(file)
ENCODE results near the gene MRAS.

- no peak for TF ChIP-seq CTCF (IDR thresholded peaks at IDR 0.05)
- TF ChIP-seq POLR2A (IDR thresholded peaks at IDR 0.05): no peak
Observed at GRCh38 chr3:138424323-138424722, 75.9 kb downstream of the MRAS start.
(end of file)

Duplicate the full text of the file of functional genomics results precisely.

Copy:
ENCODE results near the gene MRAS.

- no peak for TF ChIP-seq CTCF (IDR thresholded peaks at IDR 0.05)
- TF ChIP-seq POLR2A (IDR thresholded peaks at IDR 0.05): no peak
Observed at GRCh38 chr3:138424323-138424722, 75.9 kb downstream of the MRAS start.